It's obvious that "affordable" and "housing" rarely go together in California. We're known for having some of the highest rental and housing prices in the U.S.
But some Californians are taking action by:
* fighting for more funding for affordable housing construction
* authoring laws that create higher-density housing and forces cities to meet their housing goals
* demanding rent control on apartment buildings, and demanding the repeal of a law that forbids it
And come November 6, you'll be voting on some of their actions, because there's going to be at least one affordable-housing measure on the state ballot, and possibly a rent-control measure on our local one in Sacramento.
We found this really good and detailed article on Urbanist LA - "25 Solutions From a Builder's Perspective to Fix the Californian Housing Crisis." A Los Angeles-based developer who says "enough is enough" suggests things like:
* Allow 100% Residential Development on Commercially-Zoned Properties. "The City of Los Angeles is the only jurisdiction in the state that I know that allows 100 percent residential developments to be placed on most of their commercially zoned lots. This is a big part of the reason they are a major state leader in housing production. Most other jurisdictions ban residential outright and some allow for residential to be placed above the ground level."
* Stop Killing Housing By Delaying Approvals. " Many jurisdictions in California take three, four, or even five years to approve straightforward housing projects as a tactic to frustrate builders into giving up. By delaying projects this long, these jurisdictions are sending a clear message to future builders: “Do not come here”. Message received."
* Create New Zones for Missing Middle Housing. "We need all kinds of housing in the state. There are numerous problems with having half of housing coming from “mega-projects” sized fifty units and over. They are the most expensive housing type to construct and they take longer to construct than smaller projects. This is why most new apartments you see are luxury units . . . We don’t have to go from one-story homes to all seven-story apartment buildings with two levels of underground parking. There is housing called “missing middle”.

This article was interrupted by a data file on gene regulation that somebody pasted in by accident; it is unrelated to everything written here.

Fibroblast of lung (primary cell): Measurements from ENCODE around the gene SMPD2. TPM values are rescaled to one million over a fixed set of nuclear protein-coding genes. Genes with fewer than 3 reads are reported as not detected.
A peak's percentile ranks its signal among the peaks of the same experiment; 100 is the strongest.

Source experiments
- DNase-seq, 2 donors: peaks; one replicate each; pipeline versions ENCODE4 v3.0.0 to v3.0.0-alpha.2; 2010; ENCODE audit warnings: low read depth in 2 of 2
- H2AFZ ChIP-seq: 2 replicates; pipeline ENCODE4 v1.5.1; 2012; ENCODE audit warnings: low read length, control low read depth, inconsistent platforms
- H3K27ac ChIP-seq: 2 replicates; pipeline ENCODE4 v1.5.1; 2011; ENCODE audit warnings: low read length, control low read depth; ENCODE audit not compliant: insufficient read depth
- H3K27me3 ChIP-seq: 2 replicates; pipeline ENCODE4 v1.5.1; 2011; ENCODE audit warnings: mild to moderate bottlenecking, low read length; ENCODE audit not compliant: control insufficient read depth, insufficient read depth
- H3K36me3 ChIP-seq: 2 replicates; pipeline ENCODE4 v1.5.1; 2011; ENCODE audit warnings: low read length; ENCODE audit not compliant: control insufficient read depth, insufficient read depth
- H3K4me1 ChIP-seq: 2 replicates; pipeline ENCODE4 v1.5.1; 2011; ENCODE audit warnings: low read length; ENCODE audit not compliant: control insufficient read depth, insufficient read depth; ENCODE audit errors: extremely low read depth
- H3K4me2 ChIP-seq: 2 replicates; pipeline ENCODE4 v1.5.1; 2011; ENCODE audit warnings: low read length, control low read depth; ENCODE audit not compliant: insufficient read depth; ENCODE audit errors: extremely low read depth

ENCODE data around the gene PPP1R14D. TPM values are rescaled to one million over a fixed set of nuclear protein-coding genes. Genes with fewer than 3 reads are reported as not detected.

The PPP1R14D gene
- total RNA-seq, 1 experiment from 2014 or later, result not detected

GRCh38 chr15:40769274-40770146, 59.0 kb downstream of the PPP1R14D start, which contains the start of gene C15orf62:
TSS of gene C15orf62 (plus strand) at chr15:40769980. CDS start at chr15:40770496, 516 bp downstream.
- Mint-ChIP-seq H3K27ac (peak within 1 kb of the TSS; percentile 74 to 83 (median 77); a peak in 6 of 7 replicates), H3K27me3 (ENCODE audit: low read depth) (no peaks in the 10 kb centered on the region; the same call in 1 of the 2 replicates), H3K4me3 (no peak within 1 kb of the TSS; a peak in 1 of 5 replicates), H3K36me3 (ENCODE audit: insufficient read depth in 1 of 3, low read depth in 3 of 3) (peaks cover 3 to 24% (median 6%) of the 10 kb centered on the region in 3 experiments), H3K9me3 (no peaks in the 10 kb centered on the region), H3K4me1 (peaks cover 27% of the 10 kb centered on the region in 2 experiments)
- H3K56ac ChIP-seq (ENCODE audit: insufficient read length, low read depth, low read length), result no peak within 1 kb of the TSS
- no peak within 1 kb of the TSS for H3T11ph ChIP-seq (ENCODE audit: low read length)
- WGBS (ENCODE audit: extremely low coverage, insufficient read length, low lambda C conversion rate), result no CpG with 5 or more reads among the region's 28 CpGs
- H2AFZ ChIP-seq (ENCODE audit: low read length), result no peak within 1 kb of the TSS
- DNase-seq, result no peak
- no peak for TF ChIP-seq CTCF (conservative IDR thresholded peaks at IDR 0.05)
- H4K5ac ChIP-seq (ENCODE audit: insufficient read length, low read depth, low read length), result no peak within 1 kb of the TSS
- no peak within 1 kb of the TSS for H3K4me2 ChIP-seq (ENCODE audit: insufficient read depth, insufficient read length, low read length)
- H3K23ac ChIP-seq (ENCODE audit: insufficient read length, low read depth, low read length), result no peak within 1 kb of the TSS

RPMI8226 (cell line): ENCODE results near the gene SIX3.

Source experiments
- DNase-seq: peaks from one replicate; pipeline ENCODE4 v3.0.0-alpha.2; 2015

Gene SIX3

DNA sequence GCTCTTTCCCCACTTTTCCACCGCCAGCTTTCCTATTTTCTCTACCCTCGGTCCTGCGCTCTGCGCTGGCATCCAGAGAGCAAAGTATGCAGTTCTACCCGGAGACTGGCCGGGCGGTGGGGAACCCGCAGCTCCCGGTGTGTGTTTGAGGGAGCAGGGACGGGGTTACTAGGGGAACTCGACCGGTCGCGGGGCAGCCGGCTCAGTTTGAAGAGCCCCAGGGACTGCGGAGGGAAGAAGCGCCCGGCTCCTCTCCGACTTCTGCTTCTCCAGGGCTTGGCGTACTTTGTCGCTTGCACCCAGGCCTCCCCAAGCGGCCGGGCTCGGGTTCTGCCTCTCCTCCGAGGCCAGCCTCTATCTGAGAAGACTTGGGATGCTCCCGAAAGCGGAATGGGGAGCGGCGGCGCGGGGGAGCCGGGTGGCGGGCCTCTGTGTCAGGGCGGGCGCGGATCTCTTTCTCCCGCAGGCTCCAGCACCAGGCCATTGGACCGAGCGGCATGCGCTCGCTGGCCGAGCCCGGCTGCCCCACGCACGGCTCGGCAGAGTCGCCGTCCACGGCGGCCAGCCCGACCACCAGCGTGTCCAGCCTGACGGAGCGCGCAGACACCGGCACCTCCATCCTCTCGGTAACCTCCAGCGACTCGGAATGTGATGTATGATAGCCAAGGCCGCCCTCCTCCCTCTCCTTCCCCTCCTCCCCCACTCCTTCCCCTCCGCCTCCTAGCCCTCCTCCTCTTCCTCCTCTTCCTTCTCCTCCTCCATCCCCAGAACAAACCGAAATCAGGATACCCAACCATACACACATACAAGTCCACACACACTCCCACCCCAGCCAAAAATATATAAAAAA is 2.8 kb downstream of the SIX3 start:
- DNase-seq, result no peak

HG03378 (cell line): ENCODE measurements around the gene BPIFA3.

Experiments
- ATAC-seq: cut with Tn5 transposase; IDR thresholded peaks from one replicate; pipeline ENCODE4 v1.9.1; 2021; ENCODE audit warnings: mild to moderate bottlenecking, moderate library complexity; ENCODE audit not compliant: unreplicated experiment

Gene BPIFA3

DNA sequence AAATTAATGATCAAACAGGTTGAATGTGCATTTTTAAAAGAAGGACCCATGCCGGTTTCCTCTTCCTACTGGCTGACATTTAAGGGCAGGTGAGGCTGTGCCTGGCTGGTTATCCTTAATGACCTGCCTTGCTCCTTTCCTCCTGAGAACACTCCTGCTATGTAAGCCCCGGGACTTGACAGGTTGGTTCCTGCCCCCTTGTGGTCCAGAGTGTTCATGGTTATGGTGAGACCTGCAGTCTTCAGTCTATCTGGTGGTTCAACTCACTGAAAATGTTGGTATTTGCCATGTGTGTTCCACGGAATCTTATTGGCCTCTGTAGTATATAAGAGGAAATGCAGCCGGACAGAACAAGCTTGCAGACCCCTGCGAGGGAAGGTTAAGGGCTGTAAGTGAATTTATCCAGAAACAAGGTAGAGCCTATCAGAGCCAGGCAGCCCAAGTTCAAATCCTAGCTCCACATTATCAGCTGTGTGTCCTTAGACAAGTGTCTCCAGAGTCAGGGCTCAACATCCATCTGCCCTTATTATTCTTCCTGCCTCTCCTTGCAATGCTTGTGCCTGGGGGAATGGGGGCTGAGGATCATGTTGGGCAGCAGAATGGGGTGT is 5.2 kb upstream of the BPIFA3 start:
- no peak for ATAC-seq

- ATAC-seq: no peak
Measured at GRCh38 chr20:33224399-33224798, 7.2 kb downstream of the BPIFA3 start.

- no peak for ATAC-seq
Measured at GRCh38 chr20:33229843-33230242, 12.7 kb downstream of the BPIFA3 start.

* Reform, Don't Repeal The Law That Bans Rent Control. " The Costa-Hawkins Act will never be repealed. The apartment lobby is too strong. If it were to be repealed, new apartment buildings would not be built in California. Multi-family residential development is some of the most expensive construction there is. . . There is room to reform Costa-Hawkins. Maybe rent control doesn’t start for 15, 20 or 25 years. Maybe older single-family homes should be rent controlled. Maybe annual rent increases at first can be more than the rate of inflation, but not unlimited. I would like to see an academic, not an activist, propose some solutions."
The developer calls out the University of California, CalPERS, city and county governments, among others, to help bring change for the better to the homebuilding process in this state.
It's a long read, but a good one -- especially this year when you'll be voting on housing reform.
This article, along with the podcast recording of our March 19 "Policy and a Pint: Affordable Housing on the Voting Ballot," will come in handy.